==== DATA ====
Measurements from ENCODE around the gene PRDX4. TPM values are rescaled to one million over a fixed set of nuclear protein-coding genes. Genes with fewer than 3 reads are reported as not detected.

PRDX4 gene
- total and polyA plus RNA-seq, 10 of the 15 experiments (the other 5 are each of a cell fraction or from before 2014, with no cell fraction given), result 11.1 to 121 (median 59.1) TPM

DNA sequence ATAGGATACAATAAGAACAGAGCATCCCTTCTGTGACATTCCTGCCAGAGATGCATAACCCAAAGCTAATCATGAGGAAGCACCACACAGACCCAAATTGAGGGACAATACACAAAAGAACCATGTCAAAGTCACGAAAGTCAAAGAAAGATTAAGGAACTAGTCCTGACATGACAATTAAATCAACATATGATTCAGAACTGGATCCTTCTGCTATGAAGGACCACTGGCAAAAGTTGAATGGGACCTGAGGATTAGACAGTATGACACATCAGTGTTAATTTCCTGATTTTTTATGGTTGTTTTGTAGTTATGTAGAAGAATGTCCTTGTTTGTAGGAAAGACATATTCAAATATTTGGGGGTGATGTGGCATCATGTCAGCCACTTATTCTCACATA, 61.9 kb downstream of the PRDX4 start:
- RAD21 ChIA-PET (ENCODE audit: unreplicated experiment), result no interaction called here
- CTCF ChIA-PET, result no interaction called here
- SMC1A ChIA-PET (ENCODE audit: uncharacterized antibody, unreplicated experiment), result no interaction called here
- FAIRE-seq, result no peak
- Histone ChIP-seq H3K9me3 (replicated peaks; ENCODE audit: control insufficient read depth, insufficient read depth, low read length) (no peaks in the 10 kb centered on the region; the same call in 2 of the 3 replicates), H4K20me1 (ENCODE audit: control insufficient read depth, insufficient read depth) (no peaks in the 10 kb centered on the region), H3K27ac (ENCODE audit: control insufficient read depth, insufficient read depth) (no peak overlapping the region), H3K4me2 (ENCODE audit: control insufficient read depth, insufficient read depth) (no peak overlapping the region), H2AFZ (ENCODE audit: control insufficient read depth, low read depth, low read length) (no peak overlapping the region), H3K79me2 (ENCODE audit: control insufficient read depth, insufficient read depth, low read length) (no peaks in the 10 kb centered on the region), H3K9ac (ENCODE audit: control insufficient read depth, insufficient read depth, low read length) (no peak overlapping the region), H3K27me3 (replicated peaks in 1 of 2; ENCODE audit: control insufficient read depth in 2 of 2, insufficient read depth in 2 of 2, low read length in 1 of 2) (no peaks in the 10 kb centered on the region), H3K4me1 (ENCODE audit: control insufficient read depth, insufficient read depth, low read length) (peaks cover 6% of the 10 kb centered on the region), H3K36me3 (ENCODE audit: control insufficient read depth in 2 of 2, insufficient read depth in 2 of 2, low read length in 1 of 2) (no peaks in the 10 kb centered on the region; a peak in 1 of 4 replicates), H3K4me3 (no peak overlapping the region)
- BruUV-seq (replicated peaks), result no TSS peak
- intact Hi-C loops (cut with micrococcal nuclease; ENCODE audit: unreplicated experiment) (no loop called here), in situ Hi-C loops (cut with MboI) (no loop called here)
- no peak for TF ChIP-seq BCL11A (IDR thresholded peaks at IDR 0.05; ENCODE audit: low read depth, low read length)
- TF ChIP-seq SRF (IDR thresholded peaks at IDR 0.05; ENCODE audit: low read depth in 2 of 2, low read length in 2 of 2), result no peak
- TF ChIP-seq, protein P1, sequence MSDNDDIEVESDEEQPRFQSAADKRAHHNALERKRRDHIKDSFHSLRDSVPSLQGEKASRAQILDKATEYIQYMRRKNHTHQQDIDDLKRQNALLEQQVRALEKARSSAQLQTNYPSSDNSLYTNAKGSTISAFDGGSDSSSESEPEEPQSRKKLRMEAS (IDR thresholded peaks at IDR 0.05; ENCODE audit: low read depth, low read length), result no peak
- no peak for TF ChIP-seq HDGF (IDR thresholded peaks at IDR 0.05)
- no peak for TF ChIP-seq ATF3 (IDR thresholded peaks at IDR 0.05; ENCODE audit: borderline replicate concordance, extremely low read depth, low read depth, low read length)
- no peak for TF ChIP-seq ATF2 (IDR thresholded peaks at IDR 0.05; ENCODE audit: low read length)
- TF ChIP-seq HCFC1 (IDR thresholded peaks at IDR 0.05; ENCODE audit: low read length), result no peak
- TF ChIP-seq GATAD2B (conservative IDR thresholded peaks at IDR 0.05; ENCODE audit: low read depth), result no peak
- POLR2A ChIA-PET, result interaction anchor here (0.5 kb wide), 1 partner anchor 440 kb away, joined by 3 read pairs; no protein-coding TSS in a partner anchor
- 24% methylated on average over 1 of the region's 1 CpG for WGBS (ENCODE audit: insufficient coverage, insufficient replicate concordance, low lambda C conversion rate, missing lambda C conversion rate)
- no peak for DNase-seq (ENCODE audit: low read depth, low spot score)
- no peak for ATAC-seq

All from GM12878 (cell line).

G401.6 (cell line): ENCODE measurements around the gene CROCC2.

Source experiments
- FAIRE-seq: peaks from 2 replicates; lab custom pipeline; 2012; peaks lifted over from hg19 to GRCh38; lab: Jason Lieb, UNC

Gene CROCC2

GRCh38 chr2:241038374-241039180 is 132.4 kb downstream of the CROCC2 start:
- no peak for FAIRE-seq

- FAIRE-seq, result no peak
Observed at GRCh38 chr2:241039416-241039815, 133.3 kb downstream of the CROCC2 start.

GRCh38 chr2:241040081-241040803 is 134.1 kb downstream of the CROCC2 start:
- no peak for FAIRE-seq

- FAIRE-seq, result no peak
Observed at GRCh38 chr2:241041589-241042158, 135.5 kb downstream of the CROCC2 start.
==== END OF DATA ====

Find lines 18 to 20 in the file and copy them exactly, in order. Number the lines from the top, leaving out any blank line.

- TF ChIP-seq HCFC1 (IDR thresholded peaks at IDR 0.05; ENCODE audit: low read length), result no peak
- TF ChIP-seq GATAD2B (conservative IDR thresholded peaks at IDR 0.05; ENCODE audit: low read depth), result no peak
- POLR2A ChIA-PET, result interaction anchor here (0.5 kb wide), 1 partner anchor 440 kb away, joined by 3 read pairs; no protein-coding TSS in a partner anchor